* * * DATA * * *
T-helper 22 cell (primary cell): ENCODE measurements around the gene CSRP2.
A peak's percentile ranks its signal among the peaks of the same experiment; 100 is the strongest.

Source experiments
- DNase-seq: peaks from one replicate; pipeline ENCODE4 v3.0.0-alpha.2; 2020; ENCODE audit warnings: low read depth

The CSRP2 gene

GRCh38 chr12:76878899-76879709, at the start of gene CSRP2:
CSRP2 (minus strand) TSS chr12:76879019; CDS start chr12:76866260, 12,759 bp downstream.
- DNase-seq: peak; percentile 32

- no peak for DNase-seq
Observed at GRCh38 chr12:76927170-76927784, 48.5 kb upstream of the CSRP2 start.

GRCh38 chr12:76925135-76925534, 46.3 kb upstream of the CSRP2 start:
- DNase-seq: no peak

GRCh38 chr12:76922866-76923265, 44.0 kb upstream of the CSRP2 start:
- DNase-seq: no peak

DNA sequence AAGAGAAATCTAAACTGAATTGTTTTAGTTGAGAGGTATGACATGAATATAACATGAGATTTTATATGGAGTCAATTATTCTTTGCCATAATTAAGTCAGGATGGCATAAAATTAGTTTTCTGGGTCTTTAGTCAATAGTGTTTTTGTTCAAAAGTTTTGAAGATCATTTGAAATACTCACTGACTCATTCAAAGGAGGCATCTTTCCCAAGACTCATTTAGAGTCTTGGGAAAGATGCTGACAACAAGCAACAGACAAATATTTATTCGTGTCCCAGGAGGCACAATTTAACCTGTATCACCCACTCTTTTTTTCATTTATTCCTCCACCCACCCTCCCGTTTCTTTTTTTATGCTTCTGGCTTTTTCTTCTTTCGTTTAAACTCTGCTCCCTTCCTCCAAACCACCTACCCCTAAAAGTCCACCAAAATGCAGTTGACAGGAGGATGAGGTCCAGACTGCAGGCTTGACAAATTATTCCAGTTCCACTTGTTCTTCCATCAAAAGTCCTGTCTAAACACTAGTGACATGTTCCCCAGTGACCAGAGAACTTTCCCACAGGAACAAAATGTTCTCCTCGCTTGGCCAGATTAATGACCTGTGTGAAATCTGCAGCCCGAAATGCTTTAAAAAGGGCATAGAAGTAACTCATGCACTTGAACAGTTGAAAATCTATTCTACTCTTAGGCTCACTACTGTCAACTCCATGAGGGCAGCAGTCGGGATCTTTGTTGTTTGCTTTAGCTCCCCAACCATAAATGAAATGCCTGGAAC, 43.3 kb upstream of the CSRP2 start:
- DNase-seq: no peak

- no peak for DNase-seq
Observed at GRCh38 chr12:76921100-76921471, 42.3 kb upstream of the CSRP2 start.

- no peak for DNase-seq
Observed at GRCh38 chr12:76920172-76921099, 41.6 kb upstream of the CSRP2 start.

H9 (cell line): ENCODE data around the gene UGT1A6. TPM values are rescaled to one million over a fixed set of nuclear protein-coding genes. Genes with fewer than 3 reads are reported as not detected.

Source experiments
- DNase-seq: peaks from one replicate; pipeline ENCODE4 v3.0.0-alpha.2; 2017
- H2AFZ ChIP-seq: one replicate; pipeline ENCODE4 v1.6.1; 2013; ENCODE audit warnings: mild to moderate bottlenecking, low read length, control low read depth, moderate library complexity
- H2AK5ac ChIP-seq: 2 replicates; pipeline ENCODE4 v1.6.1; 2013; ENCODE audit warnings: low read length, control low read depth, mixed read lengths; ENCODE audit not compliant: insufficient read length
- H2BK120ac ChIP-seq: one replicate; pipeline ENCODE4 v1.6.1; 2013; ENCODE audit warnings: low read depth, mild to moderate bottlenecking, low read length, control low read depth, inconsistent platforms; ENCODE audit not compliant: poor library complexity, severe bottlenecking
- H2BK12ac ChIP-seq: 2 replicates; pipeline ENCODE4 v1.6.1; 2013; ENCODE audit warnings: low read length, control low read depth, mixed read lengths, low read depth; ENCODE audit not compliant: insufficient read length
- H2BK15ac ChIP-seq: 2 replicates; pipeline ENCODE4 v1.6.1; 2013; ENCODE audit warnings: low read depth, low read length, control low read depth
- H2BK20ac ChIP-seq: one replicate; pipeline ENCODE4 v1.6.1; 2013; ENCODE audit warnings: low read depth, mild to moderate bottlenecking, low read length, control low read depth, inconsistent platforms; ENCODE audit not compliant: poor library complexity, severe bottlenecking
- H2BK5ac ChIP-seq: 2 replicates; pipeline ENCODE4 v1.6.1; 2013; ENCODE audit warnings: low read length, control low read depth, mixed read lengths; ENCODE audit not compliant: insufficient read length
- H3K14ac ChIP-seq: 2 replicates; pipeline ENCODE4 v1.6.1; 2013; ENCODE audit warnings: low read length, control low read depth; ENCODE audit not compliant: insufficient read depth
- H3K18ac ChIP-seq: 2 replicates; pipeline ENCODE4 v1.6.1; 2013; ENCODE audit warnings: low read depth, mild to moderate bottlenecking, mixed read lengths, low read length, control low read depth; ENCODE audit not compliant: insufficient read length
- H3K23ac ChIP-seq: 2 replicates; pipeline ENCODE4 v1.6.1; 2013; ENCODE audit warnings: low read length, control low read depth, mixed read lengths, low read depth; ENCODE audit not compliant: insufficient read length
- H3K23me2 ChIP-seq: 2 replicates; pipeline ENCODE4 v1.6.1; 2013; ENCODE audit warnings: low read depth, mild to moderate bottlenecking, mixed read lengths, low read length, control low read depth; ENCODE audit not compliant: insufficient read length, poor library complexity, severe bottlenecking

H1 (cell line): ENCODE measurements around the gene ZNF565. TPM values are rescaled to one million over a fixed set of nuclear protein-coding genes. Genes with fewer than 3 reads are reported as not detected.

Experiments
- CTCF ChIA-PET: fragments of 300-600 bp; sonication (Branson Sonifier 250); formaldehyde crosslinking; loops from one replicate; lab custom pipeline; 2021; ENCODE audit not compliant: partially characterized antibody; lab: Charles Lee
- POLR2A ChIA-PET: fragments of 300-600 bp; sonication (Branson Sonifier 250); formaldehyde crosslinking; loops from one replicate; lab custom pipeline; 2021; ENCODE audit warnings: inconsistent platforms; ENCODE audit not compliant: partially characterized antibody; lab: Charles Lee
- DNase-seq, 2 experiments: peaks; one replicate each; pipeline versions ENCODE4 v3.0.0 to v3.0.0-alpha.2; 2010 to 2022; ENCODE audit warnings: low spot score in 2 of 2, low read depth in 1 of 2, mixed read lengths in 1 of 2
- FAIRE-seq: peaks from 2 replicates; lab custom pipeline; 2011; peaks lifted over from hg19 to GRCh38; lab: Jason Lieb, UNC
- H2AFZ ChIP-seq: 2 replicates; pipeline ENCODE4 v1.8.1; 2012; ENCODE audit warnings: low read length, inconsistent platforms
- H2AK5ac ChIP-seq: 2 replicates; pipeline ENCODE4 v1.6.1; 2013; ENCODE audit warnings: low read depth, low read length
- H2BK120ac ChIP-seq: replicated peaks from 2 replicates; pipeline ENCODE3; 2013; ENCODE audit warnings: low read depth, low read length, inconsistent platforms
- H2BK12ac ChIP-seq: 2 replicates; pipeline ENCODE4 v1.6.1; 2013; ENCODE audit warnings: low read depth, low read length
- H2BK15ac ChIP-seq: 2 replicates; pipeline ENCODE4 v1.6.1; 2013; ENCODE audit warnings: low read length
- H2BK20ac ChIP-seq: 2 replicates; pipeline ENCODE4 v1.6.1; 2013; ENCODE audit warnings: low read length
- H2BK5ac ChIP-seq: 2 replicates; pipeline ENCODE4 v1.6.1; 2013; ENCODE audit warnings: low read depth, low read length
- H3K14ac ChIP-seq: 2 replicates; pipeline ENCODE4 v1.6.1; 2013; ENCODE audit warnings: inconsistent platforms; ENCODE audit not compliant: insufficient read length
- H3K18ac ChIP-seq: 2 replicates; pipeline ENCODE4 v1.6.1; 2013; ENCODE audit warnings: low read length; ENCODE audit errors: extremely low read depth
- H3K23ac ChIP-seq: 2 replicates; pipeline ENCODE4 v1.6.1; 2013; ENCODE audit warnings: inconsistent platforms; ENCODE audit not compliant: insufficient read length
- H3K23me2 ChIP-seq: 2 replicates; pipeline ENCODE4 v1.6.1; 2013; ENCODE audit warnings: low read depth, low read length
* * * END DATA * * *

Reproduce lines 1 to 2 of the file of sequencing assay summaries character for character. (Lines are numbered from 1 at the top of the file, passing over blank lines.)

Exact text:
T-helper 22 cell (primary cell): ENCODE measurements around the gene CSRP2.
A peak's percentile ranks its signal among the peaks of the same experiment; 100 is the strongest.